On the other hand, when I’m home I change the diapers, I clean up the kitchen, I bathe the children, etc.. On the weekends my wife runs off to children’s activities and I clean house. As a consequence, I have no hobbies, no friends, and I sometimes feel very much like the robot many housewives complain about being. My wife’s energies go into managing/participating in the kids’ lives and activities, and she contributes a lot to our community in so doing.
I understand many of the feminist concerns, and I definitely feel that society still has a way to go, but the fact remains that you cannot have it all. You make your choices and if you’re going to be successful at those choices, there’s a lot of work involved.
My wife and I just recently went to family storage center/cannery to re-stock our supply, and it was interesting to see how, without speaking a word, we instantly teamed up to do the canning. She inspected the cans, ran the canner, and labeled cans and boxes. I hefted the bags to fill the cans, built the boxes, and carted things around. After the last can, she quickly left to pick up the kids and I stayed behind to write the check, clean up the mess, and haul the boxes back to the garage. It was our marriage in microcosm. We were efficient, effective, successful. And our roles were very assymetric.
You have talked a lot about the kids but how about the marriage?
A lady was giving a talk at a seminar. She said that she loved her husband more than her children. After the oohs and aahs had died down, she went on to explain the she gives birth to her kids, loves them, trains them, but she is not in love with them. She is in love with her husband. I would hope that the marital relationship takes pre-eminence over all. Kids that have parents that put each other first are happier because they know when they are gone their parents will take care of each other.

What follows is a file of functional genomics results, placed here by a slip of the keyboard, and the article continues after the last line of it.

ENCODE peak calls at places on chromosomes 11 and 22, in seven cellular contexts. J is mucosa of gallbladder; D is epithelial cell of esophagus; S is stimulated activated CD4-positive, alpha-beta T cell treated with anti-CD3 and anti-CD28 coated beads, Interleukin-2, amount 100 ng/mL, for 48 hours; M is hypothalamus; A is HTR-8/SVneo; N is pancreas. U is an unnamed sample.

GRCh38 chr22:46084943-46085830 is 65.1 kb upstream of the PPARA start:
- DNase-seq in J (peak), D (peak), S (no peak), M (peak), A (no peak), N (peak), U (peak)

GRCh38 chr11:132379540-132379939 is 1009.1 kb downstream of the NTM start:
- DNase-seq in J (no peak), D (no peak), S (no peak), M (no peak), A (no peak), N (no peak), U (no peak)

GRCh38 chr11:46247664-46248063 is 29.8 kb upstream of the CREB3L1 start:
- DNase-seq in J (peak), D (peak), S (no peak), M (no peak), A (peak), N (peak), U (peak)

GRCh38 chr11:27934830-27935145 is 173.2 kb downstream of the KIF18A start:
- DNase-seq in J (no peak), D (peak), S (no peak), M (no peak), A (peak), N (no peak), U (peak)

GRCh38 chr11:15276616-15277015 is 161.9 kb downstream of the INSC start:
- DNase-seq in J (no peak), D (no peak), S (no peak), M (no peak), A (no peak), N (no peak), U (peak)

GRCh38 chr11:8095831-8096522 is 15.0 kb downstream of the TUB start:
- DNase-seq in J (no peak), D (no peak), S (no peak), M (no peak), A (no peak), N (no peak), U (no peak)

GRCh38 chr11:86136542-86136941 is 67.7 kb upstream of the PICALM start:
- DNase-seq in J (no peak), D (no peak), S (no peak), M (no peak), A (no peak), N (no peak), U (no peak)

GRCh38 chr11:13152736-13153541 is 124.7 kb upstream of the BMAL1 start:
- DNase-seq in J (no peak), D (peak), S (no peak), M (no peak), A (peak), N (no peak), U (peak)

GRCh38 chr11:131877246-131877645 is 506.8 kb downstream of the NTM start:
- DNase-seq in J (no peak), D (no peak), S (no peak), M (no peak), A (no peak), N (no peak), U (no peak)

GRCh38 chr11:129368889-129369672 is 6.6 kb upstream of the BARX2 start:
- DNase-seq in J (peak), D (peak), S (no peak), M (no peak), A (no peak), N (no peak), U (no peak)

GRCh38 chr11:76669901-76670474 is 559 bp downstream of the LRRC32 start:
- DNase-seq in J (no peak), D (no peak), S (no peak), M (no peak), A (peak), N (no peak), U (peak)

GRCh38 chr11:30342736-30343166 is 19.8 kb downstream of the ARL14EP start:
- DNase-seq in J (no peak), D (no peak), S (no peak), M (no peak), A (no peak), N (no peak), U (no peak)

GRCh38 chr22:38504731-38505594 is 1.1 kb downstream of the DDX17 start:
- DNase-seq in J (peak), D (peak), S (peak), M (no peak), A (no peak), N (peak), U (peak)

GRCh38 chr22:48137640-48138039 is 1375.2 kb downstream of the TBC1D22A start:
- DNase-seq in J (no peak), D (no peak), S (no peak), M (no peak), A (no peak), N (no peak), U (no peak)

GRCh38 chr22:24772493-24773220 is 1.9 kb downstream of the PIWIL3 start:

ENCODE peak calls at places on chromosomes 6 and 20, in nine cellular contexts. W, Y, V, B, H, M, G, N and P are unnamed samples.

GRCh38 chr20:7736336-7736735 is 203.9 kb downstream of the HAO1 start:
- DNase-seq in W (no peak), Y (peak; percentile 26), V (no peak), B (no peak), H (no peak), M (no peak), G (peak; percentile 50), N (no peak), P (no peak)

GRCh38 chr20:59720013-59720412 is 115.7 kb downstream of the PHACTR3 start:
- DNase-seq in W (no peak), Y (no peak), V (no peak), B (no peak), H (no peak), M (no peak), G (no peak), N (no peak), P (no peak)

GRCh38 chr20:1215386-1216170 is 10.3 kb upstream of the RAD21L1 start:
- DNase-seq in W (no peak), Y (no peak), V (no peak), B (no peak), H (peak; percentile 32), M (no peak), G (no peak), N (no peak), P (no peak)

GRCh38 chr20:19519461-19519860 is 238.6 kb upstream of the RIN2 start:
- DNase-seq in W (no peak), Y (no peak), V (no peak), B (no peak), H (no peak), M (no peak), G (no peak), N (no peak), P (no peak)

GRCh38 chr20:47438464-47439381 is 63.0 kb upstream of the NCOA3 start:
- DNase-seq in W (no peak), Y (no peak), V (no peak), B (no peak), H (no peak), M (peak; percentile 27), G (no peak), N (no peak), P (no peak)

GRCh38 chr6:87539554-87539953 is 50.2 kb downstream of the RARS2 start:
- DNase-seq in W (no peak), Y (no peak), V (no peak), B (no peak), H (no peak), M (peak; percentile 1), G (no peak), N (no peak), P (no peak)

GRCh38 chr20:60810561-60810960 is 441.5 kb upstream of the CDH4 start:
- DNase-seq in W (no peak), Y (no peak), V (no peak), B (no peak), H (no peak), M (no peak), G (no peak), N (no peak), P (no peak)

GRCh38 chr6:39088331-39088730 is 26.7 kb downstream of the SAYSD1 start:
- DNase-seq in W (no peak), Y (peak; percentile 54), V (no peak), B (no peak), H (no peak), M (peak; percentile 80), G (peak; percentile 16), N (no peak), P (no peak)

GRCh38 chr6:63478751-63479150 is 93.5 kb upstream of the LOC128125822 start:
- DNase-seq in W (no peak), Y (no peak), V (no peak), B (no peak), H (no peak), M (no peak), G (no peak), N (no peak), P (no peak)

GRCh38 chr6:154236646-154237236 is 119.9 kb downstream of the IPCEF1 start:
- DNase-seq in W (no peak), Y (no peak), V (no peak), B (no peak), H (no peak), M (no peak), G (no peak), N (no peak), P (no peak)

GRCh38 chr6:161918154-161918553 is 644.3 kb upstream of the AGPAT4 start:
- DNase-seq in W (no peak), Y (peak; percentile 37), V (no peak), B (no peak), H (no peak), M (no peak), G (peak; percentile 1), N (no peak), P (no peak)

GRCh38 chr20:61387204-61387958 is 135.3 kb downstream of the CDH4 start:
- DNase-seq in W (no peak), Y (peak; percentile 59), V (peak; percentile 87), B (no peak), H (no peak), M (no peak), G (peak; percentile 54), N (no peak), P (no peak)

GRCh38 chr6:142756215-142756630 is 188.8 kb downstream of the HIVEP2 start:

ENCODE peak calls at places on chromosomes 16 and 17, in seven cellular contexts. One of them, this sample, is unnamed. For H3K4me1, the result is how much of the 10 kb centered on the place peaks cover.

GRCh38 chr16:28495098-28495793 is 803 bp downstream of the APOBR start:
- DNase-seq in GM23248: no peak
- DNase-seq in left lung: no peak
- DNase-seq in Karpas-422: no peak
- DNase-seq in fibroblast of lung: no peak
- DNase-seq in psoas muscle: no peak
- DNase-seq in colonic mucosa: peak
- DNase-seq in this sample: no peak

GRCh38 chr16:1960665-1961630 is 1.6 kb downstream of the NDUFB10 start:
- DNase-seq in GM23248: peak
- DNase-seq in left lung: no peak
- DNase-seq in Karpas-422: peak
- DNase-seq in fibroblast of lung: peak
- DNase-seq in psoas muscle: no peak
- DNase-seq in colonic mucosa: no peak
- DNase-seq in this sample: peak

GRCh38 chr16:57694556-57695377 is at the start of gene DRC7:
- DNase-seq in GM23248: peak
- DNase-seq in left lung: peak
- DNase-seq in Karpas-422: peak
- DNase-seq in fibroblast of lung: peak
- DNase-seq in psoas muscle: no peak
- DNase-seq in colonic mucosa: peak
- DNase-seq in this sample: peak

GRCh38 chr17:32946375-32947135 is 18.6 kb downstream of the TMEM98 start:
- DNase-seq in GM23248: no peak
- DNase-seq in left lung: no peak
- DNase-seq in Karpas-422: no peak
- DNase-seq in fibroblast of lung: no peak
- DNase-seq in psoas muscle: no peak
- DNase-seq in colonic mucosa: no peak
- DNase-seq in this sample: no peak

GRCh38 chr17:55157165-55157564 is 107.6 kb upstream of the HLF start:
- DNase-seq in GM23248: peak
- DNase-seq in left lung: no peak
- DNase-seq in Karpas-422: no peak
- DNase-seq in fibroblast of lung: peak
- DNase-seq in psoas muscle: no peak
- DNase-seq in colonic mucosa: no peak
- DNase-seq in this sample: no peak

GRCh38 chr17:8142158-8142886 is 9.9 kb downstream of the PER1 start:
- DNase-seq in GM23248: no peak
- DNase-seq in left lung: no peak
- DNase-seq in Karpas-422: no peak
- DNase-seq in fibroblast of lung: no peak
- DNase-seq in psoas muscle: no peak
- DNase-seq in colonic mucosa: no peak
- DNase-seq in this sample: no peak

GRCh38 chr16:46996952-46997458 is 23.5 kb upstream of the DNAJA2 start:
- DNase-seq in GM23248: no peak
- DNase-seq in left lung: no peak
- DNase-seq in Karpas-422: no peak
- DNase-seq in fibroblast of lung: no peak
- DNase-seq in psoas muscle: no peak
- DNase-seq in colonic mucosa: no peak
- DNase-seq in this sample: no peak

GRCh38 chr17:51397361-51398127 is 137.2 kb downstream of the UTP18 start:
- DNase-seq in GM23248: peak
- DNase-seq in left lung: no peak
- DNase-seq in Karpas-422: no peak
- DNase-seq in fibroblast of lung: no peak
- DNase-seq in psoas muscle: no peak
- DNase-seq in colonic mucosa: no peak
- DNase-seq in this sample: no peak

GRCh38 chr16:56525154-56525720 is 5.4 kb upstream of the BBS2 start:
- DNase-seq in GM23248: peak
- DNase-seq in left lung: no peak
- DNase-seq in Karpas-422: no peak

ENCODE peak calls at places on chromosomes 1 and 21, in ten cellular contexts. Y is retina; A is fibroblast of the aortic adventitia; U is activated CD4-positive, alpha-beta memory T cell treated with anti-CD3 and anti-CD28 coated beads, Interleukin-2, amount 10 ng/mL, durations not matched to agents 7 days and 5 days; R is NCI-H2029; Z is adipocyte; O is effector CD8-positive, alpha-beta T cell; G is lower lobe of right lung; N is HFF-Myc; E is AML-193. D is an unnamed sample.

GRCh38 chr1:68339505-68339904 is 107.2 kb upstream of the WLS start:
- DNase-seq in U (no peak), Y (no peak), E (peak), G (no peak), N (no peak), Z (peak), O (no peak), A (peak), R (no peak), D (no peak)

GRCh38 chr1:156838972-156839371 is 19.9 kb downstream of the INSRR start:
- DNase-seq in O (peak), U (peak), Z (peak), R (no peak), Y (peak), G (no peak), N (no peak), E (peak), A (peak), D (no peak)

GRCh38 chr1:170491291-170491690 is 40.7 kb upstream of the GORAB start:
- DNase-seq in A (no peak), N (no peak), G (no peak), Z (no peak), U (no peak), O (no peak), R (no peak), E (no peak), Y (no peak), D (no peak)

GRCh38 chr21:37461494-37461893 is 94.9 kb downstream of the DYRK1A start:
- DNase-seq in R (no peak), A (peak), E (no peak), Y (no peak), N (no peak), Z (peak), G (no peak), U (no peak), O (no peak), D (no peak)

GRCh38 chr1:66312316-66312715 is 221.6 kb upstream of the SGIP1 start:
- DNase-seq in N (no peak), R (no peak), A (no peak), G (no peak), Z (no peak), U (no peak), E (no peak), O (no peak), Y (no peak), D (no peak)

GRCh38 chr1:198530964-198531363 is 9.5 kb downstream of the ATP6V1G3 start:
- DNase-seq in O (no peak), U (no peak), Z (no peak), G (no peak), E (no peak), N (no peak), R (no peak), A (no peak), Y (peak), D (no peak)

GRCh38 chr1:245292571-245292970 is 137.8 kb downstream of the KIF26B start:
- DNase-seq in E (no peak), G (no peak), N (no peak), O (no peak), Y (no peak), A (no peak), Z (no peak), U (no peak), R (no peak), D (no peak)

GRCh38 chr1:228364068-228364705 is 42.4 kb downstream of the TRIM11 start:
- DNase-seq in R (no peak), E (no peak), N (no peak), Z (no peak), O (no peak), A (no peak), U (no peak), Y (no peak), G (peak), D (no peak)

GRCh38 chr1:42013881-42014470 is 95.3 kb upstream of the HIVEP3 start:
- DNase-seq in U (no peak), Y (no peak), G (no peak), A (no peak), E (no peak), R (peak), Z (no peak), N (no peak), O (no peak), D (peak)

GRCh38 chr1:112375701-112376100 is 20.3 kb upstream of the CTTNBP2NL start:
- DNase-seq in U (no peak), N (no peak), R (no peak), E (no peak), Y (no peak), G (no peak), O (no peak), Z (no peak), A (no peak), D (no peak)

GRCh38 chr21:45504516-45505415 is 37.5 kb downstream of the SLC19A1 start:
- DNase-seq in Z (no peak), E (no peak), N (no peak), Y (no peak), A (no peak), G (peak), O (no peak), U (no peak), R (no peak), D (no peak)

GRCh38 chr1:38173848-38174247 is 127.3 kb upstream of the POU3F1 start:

When I was a dedicated menace-2-society bachelor, I hired a housekeeping service to protect the home I had invested in. I was surprised after their first service about things that needed cleaning, like the baseboards, that I had never noticed or thought about. When I married, I suggested that I had a good thing going with the housekeepers and didn’t want to fire them. I suggested that my wife use the time to develop her talents or work if she chose. This became a major bone of contention because my wife felt that the housekeepers were encroaching on her domain. After months of tension about the issue, I gave my wife a broom for Valentine’s day with a whimsical decoration saying that in honor of Valentine’s day, the maids were fired.
Several kids later, the house gets re-cluttered by the kids before it’s cleaning can even be completed. I try to take my turn loading the dishwasher, cleaning the kitchen table and other daily chores, but things like dusting and those historic baseboards are never high enough on the list to be completed. A babysitter has even commented to her that she does housekeeping too if we ever want to use her. Nevertheless, that remains a sore subject after all these years. I’m sure that I can also do better at the daily chores, but I frequently would rather read, play with the kids, and teach them piano lessons at the end of a busy work day then to tackle the things that the housekeepers once did so well.
I hope you know I wasn’t insulting you about the post. But, these types of posts tend to bring out the Male Guilt Syndrome (MGS). And there are many women who are just as happy to oblige.
“Moreover, it is not about jobs and tasks, but about making sure the burden is shared, however that works.”
“I am sure that you are getting it right Jeff.”
Far from it. But, I think rather than feel all this guilt we should act and be better.
Another component to the give & take is that on the whole, male standards for how things are done in the home often differ from female standards. It may be cultural (women assume the home and appearance of the children is a direct reflection on them) or genetic (women have a hard-wired nurturing instinct associated with the keeping of the nest where children are reared). But division of household labor often overlooks some of the contributions that are traditionally male: outdoors / landscaping, lawn care, garage, technical support, etc.
I think this is a great example of an opportunity to look to our gay married counterparts and see how division of labor works when both individuals are presumably equal and there is no gender bias. Things still have to get done. Let each couple decide on a division of tasks jointly, based on individual preferences and who hates to do the task least. Because no matter the household task, over the course of 60 years, it’s going to get old.